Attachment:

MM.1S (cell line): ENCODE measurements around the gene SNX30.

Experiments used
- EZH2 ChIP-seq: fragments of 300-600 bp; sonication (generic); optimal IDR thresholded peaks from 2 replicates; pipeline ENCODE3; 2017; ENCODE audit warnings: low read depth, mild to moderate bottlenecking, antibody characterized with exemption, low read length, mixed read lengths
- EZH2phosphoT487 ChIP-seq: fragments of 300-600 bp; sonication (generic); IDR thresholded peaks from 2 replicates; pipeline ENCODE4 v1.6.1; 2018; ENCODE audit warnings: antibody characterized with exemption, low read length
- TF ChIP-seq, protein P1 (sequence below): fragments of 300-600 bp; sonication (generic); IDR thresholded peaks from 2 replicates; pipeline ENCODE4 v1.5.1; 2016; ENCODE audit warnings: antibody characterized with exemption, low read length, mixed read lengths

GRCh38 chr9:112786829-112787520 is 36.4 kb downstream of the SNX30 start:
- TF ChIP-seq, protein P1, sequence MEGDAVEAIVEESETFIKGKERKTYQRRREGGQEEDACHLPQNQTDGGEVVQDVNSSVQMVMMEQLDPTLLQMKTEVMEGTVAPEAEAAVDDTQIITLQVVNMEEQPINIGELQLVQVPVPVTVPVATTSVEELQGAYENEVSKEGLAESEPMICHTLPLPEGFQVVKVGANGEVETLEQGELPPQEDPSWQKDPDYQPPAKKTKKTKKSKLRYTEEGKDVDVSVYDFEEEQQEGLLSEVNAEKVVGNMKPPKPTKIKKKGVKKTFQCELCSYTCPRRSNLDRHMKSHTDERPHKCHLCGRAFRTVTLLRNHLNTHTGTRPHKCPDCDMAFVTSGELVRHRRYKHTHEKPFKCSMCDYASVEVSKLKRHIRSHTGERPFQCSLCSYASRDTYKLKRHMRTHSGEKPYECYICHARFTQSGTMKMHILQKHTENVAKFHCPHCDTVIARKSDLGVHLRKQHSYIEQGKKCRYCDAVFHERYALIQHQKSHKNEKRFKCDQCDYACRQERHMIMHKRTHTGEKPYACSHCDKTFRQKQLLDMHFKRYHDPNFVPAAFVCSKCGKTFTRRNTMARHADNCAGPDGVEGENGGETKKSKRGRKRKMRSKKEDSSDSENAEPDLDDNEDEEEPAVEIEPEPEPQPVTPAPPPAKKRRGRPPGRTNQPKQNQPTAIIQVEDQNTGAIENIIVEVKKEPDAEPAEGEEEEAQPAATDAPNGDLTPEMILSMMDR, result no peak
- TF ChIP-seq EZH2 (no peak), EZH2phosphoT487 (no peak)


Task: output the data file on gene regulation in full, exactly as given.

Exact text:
MM.1S (cell line): ENCODE measurements around the gene SNX30.

Experiments used
- EZH2 ChIP-seq: fragments of 300-600 bp; sonication (generic); optimal IDR thresholded peaks from 2 replicates; pipeline ENCODE3; 2017; ENCODE audit warnings: low read depth, mild to moderate bottlenecking, antibody characterized with exemption, low read length, mixed read lengths
- EZH2phosphoT487 ChIP-seq: fragments of 300-600 bp; sonication (generic); IDR thresholded peaks from 2 replicates; pipeline ENCODE4 v1.6.1; 2018; ENCODE audit warnings: antibody characterized with exemption, low read length
- TF ChIP-seq, protein P1 (sequence below): fragments of 300-600 bp; sonication (generic); IDR thresholded peaks from 2 replicates; pipeline ENCODE4 v1.5.1; 2016; ENCODE audit warnings: antibody characterized with exemption, low read length, mixed read lengths

GRCh38 chr9:112786829-112787520 is 36.4 kb downstream of the SNX30 start:
- TF ChIP-seq, protein P1, sequence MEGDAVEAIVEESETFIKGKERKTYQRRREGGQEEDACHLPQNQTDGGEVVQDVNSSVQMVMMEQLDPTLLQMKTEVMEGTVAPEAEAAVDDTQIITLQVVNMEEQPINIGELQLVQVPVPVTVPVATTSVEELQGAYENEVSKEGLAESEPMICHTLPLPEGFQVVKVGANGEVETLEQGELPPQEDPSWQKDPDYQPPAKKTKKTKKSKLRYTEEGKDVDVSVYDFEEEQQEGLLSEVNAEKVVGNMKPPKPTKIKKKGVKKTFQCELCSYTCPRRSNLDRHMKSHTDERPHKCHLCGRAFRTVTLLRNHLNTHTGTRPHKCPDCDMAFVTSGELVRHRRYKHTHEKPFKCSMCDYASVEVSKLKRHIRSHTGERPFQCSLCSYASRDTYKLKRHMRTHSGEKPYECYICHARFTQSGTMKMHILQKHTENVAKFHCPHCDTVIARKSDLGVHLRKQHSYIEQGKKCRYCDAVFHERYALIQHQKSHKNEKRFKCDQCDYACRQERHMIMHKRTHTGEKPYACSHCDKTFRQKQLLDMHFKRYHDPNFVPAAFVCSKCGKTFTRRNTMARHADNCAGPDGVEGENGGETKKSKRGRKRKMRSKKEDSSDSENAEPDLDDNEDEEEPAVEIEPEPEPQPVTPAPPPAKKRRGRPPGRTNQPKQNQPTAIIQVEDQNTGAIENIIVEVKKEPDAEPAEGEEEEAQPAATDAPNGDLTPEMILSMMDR, result no peak
- TF ChIP-seq EZH2 (no peak), EZH2phosphoT487 (no peak)